The Coalition on Materials Emissions Transparency (COMET)

To further and fully understand how to plan for the decarbonization of mining value chains, we need better data on carbon and other greenhouse gas (GHG) emissions. However, neither consumers, corporates, or financial institutions know the embodied emissions in the products they produce or sell. While methods like life-cycle analysis and environmental product declarations exist, none use a verifiable, comparable, or widely adopted emissions reporting framework capable of sending supply chain signals.

To truly reform material supply chains, new solutions for markets, capital, and policy are required. COMET (the Coalition on Materials Emissions Transparency)—an alliance launched at Davos in January 2020 by CCSI, RockyMountain InstituteMIT’s Sustainable Supply Chains initiative, and the Colorado School of Mines—is creating a harmonized GHG calculation framework applicable to all mineral and industrial supply chains. To learn more about COMET, read:

  • Addressing the Need for Accurate and Comparable Greenhouse Gas Data: The COMET Framework. As a COMET member, CCSI made contributions to this overview of the greatest current shortcomings of GHG accounting. The lack of harmonized principles and reporting requirements between sectors and standards currently complicates the gathering of climate data and the formulation of strategies for emissions management. This study highlights the need for a framework such as COMET to translate between different accounting methodologies so that GHG reporting can provide transparent, comparable, and actionable data.
  • The three two-pagers on how COMET is working with financiersproducers, and buyers to create a harmonized GHG calculation framework.
  • The blog How Much CO2 is Embedded in a Product? Toward an Emissions Calculation Framework for the Minerals Industry.
  • The two-page policy brief The COMET Framework: Greenhouse Gas Data Transparency to Enable the Success of EU Climate Policy.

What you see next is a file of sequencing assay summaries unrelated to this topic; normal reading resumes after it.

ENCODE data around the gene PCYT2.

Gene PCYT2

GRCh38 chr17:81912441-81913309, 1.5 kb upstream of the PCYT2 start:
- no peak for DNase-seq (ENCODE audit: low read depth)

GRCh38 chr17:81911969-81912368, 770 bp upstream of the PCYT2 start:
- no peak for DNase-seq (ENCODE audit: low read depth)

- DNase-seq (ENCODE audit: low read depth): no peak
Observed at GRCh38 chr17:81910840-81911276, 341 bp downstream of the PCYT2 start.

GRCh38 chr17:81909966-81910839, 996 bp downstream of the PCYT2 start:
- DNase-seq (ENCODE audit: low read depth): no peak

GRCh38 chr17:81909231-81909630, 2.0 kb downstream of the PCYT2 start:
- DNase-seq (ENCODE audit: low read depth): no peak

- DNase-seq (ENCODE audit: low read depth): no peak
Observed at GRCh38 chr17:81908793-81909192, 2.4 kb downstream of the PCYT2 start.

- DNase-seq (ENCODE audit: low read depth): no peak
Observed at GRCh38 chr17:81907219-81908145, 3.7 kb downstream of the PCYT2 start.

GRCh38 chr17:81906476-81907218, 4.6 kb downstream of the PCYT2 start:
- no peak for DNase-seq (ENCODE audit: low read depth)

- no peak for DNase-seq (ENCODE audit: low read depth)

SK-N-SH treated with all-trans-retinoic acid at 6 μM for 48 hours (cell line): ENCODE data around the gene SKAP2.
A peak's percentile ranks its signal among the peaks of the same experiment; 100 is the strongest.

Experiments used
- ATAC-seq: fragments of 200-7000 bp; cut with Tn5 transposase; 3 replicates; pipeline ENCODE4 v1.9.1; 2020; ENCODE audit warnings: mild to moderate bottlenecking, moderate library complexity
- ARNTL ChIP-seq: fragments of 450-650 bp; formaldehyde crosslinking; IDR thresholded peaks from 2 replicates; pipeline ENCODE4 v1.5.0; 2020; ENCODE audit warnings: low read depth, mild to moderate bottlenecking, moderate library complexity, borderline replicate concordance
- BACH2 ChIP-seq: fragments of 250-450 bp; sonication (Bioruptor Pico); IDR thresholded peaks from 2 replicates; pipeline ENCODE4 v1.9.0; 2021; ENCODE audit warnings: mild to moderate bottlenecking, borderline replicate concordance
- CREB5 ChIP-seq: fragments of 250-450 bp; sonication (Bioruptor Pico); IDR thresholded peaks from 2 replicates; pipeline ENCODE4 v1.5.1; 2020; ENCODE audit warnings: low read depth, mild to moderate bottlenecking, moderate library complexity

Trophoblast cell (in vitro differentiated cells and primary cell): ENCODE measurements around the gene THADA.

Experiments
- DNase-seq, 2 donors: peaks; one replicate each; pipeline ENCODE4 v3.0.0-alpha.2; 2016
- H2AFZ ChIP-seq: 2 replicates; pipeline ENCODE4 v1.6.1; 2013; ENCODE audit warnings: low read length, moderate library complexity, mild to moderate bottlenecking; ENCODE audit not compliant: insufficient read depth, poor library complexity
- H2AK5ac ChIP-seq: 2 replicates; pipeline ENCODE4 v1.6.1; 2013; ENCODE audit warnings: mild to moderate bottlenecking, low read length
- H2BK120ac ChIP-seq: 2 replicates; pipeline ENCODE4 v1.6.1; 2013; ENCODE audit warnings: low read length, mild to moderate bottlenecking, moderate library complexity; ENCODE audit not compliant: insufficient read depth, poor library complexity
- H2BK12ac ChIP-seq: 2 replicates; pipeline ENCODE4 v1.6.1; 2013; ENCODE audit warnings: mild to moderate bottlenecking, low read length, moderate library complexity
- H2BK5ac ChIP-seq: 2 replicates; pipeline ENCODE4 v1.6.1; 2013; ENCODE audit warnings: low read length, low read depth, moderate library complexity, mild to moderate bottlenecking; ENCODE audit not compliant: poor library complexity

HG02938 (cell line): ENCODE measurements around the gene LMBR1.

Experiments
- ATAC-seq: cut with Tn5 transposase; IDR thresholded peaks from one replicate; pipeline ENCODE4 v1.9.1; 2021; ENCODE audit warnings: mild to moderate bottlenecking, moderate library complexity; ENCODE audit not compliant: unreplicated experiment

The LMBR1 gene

• The report Comparison Between the IPCC Reporting Framework and Country Practice. This study examines national GHG inventories prepared by Australia, China, Germany, Japan, and the United States, and highlights how the inventories of different countries—though following the Intergovernmental Panel on Climate Change (IPCC) Guidelines for National Greenhouse Gas Inventories—reflect different choices of GHG accounting methodologies and approaches, emission factors, and categories and gases reported. These choices, allowed under the IPCC Guidelines, result in significant differences in reported GHG emissions, reinforcing the case for adopting a harmonized GHG accounting framework.
  • The report Carbon Accounting by Public and Private Financial Institutions: Can We Be Sure Climate Finance Is Leading to Emissions Reductions? As reporting GHG emissions becomes mandatory in the financial sector, the methods by which emissions are calculated will grow in importance for their impact on the resulting metric. Progress is underway in both the public and private financial sectors to embed emissions accounting standards, but there is still a long way to go to make them universal and harmonized. This report addresses key developments that both multilateral development banks (MDBs)—major actors in public climate finance—and private financial institutions have made toward adopting and harmonizing methodologies for calculating financed emissions.